With her 2008 book — “Introvert Power: Why Your Inner Life is Your Hidden Strength” — Dr. Laurie Helgoe celebrated introverts and their power to develop rich, complex inner lives. But in today’s hyper-friendly, team-centric workplace, introverts often find their natural inclinations less than encouraged. A new edition of “Introvert Power” was recently released, with analysis of the latest studies on the psychology of inward-looking personalities. We asked Dr. Helgoe to tell us about the her findings.
Is the American workplace geared toward extroverts?
Today’s work culture tends to be an extrovert-centric. There is an emphasis on processing things as teams. Brainstorming, which is a very extroverted process — thinking aloud about ideas — is a disconnect for someone who likes to form ideas privately.
How can introversion be used to your advantage?
Being honest is a good start. Sometimes introverts feel pressure to act extroverted, pretend they like social events and the high level of social stimulation. But when they finally say they need some quiet to get work done, people respect that. At some point the work has to get done, and introverts have an advantage in tolerating the solitude that is often required for that.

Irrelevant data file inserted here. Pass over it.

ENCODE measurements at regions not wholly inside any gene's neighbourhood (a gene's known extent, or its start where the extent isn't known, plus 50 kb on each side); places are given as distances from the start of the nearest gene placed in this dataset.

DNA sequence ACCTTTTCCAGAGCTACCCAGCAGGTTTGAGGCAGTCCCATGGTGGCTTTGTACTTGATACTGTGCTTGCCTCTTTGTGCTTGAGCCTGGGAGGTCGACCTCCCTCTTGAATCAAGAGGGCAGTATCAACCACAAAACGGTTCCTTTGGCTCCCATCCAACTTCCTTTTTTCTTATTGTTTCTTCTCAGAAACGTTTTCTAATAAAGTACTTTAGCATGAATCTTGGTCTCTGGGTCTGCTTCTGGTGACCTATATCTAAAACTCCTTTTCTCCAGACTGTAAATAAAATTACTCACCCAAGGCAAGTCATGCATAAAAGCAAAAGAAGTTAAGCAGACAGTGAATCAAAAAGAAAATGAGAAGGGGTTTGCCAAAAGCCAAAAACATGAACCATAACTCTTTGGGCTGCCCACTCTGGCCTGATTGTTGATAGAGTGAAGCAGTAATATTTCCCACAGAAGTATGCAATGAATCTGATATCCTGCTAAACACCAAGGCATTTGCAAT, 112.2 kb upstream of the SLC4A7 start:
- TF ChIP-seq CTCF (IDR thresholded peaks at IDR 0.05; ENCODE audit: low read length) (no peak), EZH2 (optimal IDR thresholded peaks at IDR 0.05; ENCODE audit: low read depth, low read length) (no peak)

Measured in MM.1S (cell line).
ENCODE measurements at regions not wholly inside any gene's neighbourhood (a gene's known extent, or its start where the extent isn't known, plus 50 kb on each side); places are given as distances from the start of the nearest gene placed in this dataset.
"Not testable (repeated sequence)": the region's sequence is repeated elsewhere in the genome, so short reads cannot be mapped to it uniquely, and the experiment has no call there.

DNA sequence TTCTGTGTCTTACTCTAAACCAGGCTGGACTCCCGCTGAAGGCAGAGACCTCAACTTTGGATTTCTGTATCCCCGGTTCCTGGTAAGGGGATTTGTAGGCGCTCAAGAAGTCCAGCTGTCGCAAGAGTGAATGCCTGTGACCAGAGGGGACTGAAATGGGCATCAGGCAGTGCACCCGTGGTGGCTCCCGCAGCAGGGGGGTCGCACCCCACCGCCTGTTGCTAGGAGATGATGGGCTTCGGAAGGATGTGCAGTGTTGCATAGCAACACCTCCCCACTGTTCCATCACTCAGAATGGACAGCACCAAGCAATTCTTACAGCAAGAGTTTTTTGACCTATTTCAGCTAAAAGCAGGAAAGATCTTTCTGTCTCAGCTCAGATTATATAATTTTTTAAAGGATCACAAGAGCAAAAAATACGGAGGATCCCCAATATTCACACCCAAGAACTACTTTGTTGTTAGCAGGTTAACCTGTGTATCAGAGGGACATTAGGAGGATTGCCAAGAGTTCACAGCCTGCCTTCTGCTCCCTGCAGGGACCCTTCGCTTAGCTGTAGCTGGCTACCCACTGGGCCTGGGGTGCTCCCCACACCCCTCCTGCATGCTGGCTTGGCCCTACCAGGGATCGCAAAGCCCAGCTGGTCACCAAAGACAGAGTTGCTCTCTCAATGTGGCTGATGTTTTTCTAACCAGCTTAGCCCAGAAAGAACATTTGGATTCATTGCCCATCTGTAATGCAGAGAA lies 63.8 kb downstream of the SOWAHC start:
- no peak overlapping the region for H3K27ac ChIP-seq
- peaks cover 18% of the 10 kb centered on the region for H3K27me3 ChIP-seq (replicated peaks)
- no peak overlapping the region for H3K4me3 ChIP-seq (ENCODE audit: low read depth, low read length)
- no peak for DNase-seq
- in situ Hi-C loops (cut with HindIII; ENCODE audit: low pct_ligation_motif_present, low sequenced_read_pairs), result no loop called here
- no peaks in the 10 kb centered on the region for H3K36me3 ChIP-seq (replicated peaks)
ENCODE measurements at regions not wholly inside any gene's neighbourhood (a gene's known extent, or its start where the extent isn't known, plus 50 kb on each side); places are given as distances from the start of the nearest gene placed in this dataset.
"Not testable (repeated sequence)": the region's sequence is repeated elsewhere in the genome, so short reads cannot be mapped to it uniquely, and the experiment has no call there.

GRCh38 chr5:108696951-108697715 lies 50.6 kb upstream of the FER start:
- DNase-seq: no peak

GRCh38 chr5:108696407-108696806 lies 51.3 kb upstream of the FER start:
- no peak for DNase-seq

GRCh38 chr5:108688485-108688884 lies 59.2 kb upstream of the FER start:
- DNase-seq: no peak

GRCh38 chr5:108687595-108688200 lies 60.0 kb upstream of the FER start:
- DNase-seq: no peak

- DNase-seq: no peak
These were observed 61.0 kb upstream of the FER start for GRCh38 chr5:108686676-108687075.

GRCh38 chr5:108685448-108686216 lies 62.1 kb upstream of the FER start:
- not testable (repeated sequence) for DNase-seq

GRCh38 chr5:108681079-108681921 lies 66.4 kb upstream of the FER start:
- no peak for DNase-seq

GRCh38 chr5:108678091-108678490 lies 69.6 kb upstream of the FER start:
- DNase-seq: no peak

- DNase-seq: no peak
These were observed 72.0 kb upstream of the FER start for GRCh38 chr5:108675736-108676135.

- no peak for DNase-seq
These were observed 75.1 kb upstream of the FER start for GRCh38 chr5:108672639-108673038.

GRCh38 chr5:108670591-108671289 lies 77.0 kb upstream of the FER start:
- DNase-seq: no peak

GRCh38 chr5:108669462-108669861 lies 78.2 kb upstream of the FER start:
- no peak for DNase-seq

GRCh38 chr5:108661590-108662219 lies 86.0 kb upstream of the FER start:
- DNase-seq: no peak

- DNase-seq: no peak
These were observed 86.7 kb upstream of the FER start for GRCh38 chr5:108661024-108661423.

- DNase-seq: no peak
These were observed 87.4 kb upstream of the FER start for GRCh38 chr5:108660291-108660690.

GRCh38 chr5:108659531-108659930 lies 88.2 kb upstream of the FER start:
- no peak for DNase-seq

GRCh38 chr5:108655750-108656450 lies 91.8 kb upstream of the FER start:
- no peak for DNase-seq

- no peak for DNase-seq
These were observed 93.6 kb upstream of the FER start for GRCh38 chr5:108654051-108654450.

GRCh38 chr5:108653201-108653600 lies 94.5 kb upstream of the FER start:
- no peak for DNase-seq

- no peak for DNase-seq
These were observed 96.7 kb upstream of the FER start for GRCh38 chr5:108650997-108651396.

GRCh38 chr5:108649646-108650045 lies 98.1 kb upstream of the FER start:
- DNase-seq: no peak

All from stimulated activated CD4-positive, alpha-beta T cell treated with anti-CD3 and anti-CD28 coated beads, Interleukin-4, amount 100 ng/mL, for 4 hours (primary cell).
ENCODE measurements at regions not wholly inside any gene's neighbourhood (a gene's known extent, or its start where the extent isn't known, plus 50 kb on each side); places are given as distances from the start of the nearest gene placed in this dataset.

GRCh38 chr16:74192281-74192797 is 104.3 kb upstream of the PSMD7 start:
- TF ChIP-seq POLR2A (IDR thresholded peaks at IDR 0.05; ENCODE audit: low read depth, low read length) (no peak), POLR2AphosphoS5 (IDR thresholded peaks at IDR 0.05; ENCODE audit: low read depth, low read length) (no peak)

What leadership style best suits an introvert?
There was a groundbreaking study a couple years ago that found that introverts lead more productive teams when they’re supervising proactive people. They were able to encourage the good ideas from their employees. Introvert leaders require less attention, so they’re more willing to let the attention spread out.
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How should managers reward their introverted employees?
Don’t throw them a party. A gift certificate for a massage is always lovely.